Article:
Johnson 'frustrated' with House situation
This interview originally aired on In the Moment on SDPB Radio.
South Dakota’s lone representative in Congress said the situation in the House is “not good.”
Those comments come as former-Speaker Kevin McCarthy was ousted earlier this week. Eight Republicans joined all Democrats to remove McCarthy as leader of the House on Tuesday.
The GOP’s narrow majority gives outsized influence to a small number of Republicans who made McCarthy agree to several concessions to initially gain the spot.
In an interview on SDPB's In the Moment, Johnson said the hardliners who moved to oust McCarthy from the speakership will continue their antics.
“It’s just never enough with these guys. Some of them are principled. Others of them, though, are interested in themselves in attention and in chaos," Johnson said. "When you’ve got pyromaniacs—the fact that they have burned down one house does not satisfy them. It makes them hungry to go burn down more. This is not a good situation.”
Johnson said he’s also frustrated with House Democrats, who he said empowered hardliners to oust McCarthy.
House Democrats are upset McCarthy reneged on a budget deal with the White House, opened an impeachment inquiry into President Biden and blamed Democrats for wanting to shut the government down.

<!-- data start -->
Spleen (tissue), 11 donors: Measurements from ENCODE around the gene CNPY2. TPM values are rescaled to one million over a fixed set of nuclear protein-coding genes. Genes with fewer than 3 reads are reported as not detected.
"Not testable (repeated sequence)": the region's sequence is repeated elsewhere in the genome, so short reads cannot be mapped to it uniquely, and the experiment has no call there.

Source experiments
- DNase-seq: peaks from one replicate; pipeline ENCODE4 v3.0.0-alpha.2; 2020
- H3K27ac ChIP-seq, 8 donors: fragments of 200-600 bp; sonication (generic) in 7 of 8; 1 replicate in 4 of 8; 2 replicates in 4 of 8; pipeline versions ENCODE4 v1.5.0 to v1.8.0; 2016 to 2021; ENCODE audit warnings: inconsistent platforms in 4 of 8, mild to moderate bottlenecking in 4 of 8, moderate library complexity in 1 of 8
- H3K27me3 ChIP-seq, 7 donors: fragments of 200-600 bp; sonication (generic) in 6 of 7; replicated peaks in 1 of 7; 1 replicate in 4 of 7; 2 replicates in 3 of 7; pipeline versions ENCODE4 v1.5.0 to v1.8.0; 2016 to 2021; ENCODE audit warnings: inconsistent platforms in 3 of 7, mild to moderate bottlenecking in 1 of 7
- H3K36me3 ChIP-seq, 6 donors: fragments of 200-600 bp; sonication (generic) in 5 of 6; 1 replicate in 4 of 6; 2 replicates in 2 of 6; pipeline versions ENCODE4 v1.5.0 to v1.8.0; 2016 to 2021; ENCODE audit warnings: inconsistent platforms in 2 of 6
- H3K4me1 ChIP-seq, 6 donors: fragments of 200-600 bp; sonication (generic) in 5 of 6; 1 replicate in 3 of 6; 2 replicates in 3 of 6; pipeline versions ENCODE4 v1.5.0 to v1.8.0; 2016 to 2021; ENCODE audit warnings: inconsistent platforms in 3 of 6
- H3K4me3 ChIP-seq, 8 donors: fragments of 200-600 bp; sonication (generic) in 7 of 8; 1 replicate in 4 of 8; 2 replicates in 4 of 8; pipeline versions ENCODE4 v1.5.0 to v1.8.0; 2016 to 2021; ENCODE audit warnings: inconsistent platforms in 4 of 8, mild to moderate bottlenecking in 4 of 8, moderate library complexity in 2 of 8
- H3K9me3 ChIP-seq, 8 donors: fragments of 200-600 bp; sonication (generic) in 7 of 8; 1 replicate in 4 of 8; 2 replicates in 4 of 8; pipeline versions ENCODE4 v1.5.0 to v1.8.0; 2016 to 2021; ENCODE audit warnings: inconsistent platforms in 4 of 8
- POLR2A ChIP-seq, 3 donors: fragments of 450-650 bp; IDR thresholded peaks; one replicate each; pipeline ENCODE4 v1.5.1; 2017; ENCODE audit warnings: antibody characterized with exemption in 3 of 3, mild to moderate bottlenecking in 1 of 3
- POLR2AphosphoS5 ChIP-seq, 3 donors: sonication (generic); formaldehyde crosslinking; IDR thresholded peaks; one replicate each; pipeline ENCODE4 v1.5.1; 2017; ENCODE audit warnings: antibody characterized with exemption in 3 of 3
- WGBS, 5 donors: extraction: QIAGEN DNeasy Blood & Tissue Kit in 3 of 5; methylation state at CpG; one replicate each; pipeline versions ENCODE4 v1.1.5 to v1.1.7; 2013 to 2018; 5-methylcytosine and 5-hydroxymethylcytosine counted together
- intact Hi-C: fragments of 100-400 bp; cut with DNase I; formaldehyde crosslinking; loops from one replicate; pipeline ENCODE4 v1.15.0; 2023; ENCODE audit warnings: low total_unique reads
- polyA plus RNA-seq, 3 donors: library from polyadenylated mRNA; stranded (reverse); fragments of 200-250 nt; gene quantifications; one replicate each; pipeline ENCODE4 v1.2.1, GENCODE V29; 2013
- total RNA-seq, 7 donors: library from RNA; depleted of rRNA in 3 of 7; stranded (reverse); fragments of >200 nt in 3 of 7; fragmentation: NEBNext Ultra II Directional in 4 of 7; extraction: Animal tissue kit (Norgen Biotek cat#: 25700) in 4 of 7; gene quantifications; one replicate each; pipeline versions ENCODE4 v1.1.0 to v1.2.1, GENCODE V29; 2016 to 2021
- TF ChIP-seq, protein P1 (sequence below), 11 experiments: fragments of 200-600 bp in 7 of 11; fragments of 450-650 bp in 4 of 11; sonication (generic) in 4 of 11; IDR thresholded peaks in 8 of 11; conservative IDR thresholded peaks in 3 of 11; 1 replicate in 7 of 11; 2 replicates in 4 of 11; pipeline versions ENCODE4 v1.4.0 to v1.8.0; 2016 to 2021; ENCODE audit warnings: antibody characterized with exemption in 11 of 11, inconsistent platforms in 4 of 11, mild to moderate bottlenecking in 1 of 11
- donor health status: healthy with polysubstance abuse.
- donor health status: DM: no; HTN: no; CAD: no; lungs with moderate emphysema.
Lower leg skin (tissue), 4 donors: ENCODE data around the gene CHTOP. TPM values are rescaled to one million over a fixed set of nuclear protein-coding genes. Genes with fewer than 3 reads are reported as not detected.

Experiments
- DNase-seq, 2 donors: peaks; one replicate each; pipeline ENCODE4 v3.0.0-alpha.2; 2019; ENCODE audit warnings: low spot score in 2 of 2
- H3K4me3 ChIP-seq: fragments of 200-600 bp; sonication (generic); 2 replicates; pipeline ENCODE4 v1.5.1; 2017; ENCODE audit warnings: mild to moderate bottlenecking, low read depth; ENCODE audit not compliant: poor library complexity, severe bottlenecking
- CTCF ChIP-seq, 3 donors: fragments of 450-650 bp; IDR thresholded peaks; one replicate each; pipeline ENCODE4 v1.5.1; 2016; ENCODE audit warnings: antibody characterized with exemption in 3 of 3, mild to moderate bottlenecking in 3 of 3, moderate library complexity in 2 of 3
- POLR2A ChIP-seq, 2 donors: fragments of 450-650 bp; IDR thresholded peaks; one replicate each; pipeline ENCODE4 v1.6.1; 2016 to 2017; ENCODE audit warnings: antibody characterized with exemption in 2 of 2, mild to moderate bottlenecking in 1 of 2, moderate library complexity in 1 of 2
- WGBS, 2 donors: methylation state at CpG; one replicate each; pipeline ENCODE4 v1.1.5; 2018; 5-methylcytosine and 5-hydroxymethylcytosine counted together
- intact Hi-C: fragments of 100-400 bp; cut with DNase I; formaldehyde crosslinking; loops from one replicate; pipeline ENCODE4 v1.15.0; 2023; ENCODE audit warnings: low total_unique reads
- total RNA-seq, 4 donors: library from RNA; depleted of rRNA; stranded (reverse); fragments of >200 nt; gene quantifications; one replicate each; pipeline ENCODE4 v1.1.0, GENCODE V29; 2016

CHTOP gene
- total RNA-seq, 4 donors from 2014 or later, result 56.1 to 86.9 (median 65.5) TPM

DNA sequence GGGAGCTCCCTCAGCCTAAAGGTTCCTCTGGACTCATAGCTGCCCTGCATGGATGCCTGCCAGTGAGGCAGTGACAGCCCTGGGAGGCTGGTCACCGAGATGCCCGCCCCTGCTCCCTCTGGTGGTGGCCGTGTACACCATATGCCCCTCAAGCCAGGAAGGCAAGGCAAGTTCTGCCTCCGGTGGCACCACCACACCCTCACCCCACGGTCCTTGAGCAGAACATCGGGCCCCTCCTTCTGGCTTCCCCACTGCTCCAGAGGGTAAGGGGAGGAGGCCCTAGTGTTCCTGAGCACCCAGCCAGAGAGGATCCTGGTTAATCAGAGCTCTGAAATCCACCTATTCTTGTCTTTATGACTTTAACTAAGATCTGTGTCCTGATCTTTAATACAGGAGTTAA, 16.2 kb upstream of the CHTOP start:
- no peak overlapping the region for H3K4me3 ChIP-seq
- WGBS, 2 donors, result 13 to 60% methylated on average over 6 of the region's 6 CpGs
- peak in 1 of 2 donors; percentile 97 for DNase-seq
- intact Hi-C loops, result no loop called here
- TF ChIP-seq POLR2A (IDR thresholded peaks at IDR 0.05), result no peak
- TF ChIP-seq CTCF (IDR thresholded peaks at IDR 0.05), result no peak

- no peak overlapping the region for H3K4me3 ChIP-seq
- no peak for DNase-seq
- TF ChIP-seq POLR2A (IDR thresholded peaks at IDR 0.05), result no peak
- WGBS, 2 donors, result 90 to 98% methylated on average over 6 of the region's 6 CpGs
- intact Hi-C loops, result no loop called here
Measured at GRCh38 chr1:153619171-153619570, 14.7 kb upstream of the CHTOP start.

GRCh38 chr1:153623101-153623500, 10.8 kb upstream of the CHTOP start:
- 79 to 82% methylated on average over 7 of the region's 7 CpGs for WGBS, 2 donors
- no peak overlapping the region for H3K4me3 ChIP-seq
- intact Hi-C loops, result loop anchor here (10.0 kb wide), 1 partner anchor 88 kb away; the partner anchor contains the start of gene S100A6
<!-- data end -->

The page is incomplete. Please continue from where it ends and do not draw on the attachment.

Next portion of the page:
Part of McCarthy’s sins with the hardliners was his working with Democrats to keep the government temporarily funded. Now, Johnson said bipartisan solutions will become even harder.
“If working with Democrats is a political death sentence, then we’re going to get a lot less of it in the future," Johnson said. "I’m not just frustrated with the hardliners. I’m frustrated with the Democrats who are going to make it even that much more difficult to find common ground in our country.”
The House is unable to conduct legislative work without an elected speaker. House Republicans will convene on Tuesday for a forum to hear from candidates for the speakership.
Several Republicans are announcing their intention to run for speaker, including majority leader Steve Scalise of Louisiana, and Jim Jordan of Ohio.
Johnson balks at the idea of becoming speaker in the current tenor of the house and said he does not have a preferred candidate, yet.